Our Pattern Maker had the pleasure of working with a customer on their restoration project of a casting mould for a gear quadrant bracket of a Rolls-Royce .  It was probably one of the most important Roll-Royce cars to be restored in recent history.

History of the car

The car is chassis number 2224 and is car number two, of three works racing cars built by Rolls-Royce for the 1913 Alpine Trials in Austria, which of course Rolls-Royce won decisively.

The car was found in a dismantled state several years ago in a Belgian barn and is slowly being restored. The Gear Quadrant Bracket that we made is specific to these three cars and it was very fortunate that during the restoration project, the original drawing for the component had survived in Rolls-Royce archives.

Making of the casting Moulds/Pattern equipment

Although our customer managed to obtain drawings during their restoration project, these were so old, that it all had to be converted to metric, it also didn’t include vital measurements. As we had no one to ask for these measurements our Pattern Makers had to calculate these themselves, using the datum we had.

The drawing didn’t include any taper to ensure it would mould correctly, this had to be added and taken into consideration when making the casting mould. (or you may prefer to use the term pattern equipment.)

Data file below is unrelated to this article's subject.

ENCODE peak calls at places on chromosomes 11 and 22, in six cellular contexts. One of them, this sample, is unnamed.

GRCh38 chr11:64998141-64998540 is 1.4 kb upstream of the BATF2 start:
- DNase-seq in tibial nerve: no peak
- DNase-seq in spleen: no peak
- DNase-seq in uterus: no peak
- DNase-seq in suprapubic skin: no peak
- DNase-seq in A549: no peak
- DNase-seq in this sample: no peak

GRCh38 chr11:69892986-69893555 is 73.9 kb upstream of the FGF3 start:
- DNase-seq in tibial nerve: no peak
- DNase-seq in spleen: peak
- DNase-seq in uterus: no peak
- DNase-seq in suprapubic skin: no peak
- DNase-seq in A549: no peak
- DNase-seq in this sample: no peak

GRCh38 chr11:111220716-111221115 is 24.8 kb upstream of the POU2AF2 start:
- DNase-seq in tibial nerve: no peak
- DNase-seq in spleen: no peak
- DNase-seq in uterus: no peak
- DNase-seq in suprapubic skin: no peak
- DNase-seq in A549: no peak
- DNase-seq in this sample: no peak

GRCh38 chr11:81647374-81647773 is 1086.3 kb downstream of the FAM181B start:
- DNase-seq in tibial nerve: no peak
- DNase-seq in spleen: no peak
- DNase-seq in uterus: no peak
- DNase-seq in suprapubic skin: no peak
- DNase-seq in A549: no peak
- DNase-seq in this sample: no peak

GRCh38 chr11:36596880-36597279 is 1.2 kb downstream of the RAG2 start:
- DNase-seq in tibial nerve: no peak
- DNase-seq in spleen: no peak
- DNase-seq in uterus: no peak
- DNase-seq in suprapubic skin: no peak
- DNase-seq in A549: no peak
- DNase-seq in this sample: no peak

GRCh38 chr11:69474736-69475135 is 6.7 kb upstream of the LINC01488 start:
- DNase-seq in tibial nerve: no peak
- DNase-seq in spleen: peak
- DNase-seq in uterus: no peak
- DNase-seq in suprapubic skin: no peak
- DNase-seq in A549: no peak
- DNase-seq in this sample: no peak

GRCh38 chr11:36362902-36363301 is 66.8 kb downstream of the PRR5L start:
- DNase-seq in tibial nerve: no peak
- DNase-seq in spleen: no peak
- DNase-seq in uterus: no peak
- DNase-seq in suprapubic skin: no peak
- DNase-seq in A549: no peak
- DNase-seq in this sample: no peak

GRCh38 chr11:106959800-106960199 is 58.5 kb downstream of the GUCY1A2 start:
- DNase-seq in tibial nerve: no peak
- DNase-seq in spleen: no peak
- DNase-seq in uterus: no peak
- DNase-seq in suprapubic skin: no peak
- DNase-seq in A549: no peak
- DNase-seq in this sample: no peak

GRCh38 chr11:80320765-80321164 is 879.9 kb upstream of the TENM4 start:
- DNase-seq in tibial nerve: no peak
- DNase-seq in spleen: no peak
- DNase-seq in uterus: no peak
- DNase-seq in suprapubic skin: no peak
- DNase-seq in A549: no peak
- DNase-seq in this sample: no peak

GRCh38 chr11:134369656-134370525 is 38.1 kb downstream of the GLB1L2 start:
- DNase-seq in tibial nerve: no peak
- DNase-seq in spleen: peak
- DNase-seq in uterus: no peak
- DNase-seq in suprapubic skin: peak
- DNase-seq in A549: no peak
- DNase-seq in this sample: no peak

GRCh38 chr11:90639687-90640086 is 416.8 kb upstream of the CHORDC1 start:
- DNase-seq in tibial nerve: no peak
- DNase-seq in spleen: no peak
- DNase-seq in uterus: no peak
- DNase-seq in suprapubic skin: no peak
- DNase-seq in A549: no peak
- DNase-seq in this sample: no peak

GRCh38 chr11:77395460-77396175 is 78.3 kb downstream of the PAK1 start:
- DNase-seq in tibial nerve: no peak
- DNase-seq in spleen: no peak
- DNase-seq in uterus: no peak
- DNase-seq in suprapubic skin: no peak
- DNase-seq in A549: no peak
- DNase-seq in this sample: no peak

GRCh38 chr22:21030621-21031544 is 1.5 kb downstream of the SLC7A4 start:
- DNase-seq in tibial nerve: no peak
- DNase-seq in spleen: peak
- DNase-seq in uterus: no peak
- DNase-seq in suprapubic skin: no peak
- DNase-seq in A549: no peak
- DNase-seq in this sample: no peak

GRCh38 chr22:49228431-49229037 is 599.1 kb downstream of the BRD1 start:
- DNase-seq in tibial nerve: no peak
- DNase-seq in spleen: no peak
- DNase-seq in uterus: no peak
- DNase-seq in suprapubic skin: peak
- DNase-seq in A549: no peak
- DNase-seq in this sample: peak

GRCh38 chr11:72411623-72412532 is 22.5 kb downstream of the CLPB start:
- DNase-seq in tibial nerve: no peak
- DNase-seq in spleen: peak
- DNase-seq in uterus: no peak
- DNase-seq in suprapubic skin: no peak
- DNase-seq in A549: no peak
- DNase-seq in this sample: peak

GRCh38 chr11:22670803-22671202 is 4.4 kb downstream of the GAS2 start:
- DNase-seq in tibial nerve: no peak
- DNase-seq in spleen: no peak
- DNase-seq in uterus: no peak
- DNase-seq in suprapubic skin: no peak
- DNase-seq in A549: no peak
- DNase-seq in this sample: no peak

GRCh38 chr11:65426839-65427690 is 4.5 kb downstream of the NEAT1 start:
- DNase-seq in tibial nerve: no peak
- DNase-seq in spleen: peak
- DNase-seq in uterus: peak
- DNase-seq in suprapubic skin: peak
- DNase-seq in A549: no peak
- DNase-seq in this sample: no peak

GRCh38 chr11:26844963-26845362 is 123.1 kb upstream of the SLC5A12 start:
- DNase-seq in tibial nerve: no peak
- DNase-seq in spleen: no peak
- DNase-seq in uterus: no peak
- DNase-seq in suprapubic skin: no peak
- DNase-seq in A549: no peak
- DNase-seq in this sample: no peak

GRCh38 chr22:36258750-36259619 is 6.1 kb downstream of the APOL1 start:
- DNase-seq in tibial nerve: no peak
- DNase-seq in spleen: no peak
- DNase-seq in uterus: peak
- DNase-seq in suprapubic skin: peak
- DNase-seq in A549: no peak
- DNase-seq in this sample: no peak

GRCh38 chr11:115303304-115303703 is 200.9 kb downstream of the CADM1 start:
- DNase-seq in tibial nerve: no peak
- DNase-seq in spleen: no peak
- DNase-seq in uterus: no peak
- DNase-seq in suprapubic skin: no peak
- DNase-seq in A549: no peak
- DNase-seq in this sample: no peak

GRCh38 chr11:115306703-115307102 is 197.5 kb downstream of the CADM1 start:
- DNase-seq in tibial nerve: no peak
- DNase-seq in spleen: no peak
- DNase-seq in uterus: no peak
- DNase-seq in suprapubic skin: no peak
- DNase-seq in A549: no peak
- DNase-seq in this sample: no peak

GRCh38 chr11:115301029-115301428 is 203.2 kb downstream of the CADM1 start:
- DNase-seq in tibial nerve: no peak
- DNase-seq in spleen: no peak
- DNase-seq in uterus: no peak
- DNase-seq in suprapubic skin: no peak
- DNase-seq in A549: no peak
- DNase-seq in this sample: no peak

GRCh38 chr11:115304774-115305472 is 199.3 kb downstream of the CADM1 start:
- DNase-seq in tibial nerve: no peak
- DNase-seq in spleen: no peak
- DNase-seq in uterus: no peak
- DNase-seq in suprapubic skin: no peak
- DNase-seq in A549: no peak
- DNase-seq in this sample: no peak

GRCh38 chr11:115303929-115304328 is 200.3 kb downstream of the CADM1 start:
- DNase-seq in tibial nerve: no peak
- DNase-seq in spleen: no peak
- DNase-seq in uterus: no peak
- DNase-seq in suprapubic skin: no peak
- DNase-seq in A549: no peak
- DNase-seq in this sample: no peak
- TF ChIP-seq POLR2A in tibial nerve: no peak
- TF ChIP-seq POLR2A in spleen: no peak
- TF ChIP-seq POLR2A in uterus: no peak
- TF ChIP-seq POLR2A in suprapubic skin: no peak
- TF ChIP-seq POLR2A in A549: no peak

Pattern Maker’s Skill & Knowledge

It is vital that the pattern is vertical to ensure it would mould correctly and the metal would run where it was intended. Therefore the pattern had to be built on an odd side and this had to be made 1st. Paul, our highly skilled traditional pattern maker, had to do many calculations using trigonometry and further calculations to take into account the contraction rates of steel to make the odd side correctly. Once this was made and double-checked the Pattern equipment / Casting mould could be made.

The drawing doesn’t tell us how to make the pattern, Paul had to think about the very delicate areas of the equipment which will be vulnerable to breakage, and had to use ways to strengthen these.

Paul also had to include machining allowances in all areas that would be machined.

Watch this space for pictures of the casting in the future and we hope to post a picture of the finished Rolls Royce once our customer has finished their restoration project. I’m sure it will be a real beauty.

Have you a restoration project requiring a Pattern Maker and a casting mould or pattern equipment?  Then we can help. Contact me Simon Cooke HERE to tell me about your project we would be really happy to chat through your requirements.